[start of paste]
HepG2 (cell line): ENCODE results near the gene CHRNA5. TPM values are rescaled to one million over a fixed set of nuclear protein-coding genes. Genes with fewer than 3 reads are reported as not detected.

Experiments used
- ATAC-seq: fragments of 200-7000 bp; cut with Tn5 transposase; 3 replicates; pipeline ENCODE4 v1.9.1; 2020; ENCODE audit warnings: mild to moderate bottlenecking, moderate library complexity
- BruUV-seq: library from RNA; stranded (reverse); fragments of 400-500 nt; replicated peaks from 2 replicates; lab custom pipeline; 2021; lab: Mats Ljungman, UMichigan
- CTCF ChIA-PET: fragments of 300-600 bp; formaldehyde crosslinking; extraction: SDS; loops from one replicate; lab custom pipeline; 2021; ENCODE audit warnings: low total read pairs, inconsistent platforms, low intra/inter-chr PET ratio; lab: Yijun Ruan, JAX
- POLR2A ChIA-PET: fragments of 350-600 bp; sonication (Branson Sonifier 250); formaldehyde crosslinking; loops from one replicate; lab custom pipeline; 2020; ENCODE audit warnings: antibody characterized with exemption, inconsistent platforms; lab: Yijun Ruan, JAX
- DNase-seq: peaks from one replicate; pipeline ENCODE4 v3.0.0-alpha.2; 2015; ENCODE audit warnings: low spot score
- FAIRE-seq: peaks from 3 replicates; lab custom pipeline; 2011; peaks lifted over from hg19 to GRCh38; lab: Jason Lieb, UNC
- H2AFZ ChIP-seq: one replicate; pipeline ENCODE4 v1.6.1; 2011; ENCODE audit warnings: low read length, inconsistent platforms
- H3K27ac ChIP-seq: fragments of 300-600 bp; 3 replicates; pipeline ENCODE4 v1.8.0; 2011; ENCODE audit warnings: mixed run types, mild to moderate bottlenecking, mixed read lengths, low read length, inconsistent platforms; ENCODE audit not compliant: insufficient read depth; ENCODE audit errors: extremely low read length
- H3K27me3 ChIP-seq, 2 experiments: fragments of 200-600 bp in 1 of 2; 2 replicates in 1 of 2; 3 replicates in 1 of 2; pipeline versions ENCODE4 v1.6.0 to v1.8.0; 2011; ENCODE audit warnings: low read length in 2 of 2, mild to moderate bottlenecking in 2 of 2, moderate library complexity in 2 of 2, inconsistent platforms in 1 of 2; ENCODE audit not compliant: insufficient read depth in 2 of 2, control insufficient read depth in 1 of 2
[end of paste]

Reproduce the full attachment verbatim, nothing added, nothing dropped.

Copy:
HepG2 (cell line): ENCODE results near the gene CHRNA5. TPM values are rescaled to one million over a fixed set of nuclear protein-coding genes. Genes with fewer than 3 reads are reported as not detected.

Experiments used
- ATAC-seq: fragments of 200-7000 bp; cut with Tn5 transposase; 3 replicates; pipeline ENCODE4 v1.9.1; 2020; ENCODE audit warnings: mild to moderate bottlenecking, moderate library complexity
- BruUV-seq: library from RNA; stranded (reverse); fragments of 400-500 nt; replicated peaks from 2 replicates; lab custom pipeline; 2021; lab: Mats Ljungman, UMichigan
- CTCF ChIA-PET: fragments of 300-600 bp; formaldehyde crosslinking; extraction: SDS; loops from one replicate; lab custom pipeline; 2021; ENCODE audit warnings: low total read pairs, inconsistent platforms, low intra/inter-chr PET ratio; lab: Yijun Ruan, JAX
- POLR2A ChIA-PET: fragments of 350-600 bp; sonication (Branson Sonifier 250); formaldehyde crosslinking; loops from one replicate; lab custom pipeline; 2020; ENCODE audit warnings: antibody characterized with exemption, inconsistent platforms; lab: Yijun Ruan, JAX
- DNase-seq: peaks from one replicate; pipeline ENCODE4 v3.0.0-alpha.2; 2015; ENCODE audit warnings: low spot score
- FAIRE-seq: peaks from 3 replicates; lab custom pipeline; 2011; peaks lifted over from hg19 to GRCh38; lab: Jason Lieb, UNC
- H2AFZ ChIP-seq: one replicate; pipeline ENCODE4 v1.6.1; 2011; ENCODE audit warnings: low read length, inconsistent platforms
- H3K27ac ChIP-seq: fragments of 300-600 bp; 3 replicates; pipeline ENCODE4 v1.8.0; 2011; ENCODE audit warnings: mixed run types, mild to moderate bottlenecking, mixed read lengths, low read length, inconsistent platforms; ENCODE audit not compliant: insufficient read depth; ENCODE audit errors: extremely low read length
- H3K27me3 ChIP-seq, 2 experiments: fragments of 200-600 bp in 1 of 2; 2 replicates in 1 of 2; 3 replicates in 1 of 2; pipeline versions ENCODE4 v1.6.0 to v1.8.0; 2011; ENCODE audit warnings: low read length in 2 of 2, mild to moderate bottlenecking in 2 of 2, moderate library complexity in 2 of 2, inconsistent platforms in 1 of 2; ENCODE audit not compliant: insufficient read depth in 2 of 2, control insufficient read depth in 1 of 2